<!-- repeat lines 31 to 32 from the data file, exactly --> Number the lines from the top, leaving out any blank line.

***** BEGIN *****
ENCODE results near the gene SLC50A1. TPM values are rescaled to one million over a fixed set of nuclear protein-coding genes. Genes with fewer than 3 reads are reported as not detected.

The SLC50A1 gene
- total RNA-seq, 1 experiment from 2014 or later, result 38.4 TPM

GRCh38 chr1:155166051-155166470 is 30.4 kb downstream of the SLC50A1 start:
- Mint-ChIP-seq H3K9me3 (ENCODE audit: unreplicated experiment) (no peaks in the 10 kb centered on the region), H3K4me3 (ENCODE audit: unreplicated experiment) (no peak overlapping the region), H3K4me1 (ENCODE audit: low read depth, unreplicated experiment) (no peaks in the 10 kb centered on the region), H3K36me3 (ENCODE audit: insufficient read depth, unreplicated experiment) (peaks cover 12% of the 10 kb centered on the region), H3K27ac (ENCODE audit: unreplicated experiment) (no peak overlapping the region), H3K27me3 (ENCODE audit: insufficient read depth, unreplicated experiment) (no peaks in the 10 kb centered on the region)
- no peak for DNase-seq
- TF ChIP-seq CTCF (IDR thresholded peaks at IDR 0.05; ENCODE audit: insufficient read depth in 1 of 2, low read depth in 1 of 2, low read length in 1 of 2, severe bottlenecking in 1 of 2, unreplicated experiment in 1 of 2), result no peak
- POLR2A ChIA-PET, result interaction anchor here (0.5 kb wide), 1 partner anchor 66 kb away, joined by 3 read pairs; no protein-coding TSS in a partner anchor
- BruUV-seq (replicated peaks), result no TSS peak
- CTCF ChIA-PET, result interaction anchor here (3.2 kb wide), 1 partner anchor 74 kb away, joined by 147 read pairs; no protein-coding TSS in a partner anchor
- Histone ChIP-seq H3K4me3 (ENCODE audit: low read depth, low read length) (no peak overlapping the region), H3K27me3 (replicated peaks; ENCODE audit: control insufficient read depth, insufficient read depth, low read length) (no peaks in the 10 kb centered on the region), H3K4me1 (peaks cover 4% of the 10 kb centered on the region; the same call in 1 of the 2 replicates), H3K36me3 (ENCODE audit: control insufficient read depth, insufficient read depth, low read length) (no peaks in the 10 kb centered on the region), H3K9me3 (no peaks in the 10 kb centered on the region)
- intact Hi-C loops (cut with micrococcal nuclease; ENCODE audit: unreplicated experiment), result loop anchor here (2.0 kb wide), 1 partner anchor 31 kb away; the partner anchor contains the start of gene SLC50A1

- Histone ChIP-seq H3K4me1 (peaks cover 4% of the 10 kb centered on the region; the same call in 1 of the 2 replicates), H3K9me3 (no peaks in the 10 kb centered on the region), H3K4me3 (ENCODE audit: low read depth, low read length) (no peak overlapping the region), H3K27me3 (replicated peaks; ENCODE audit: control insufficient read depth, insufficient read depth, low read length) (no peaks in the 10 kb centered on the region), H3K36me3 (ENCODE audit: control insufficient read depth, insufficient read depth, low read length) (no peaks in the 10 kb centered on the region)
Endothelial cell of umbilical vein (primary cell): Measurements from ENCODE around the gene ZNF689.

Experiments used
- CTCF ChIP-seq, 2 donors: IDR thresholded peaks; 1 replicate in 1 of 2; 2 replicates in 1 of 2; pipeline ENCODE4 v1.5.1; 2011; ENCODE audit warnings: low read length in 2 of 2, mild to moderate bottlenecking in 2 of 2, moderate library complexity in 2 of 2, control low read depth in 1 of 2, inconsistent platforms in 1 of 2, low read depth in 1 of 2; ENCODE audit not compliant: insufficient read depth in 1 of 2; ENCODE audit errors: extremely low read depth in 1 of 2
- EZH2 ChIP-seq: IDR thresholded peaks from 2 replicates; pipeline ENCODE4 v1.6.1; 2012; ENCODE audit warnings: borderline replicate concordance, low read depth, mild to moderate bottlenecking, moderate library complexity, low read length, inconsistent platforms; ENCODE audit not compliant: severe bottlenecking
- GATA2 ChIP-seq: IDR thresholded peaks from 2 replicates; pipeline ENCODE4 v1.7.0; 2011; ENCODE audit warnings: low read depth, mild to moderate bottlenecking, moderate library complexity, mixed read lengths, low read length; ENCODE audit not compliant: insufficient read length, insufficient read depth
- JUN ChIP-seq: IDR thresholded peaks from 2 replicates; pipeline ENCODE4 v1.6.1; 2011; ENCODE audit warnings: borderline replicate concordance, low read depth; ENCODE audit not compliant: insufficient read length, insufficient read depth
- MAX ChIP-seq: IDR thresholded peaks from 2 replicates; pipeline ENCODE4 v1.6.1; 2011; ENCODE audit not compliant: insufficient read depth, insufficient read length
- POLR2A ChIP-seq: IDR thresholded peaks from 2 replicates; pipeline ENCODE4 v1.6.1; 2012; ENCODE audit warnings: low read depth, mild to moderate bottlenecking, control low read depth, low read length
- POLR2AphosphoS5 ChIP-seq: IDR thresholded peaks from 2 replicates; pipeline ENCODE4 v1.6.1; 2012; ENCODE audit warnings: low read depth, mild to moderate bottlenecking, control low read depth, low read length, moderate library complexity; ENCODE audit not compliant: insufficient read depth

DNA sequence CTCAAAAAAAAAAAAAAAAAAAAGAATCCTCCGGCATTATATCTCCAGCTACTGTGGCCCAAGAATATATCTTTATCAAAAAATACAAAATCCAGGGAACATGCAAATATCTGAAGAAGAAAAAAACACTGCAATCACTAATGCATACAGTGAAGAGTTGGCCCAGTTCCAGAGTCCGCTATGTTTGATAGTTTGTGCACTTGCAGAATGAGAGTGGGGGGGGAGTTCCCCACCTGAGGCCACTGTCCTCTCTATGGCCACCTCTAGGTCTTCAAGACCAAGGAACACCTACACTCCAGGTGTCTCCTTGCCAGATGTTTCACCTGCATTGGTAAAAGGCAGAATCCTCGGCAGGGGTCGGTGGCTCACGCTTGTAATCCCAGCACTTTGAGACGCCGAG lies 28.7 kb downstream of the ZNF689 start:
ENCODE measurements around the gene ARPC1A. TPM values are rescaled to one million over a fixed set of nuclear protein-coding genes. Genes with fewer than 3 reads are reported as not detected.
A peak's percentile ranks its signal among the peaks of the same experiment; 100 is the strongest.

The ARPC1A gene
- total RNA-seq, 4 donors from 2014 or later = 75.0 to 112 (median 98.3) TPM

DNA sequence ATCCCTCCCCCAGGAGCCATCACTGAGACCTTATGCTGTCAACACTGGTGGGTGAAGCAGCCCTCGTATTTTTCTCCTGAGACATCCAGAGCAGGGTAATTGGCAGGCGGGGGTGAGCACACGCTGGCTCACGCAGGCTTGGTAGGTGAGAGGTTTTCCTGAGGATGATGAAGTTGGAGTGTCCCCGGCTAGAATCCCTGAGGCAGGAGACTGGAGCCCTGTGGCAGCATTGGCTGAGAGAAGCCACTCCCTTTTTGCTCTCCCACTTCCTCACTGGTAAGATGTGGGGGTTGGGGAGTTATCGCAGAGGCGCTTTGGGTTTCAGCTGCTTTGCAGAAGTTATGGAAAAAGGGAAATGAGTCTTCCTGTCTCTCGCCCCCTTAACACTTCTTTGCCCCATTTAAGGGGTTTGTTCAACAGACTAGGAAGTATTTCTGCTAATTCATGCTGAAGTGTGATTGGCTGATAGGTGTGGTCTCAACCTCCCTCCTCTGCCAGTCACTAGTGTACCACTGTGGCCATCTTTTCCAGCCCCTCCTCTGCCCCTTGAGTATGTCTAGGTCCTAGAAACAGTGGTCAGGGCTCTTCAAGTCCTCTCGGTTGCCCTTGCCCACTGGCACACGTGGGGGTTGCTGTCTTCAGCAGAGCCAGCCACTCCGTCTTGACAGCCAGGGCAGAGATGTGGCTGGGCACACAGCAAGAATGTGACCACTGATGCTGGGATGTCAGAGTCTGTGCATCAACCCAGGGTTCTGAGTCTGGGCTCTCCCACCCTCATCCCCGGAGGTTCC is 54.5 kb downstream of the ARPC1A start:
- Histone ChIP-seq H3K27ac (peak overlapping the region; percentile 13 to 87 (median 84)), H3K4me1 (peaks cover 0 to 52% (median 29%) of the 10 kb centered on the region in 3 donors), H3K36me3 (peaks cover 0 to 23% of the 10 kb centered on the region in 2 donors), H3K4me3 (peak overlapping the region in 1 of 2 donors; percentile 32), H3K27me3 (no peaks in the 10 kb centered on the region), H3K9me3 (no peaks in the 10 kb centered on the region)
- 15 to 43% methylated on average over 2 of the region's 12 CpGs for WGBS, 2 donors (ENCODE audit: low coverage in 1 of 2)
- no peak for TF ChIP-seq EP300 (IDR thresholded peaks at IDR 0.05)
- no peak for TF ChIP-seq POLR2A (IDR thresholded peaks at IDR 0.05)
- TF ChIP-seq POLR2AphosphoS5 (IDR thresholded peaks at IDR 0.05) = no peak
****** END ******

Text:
- no peak for TF ChIP-seq EP300 (IDR thresholded peaks at IDR 0.05)
- no peak for TF ChIP-seq POLR2A (IDR thresholded peaks at IDR 0.05)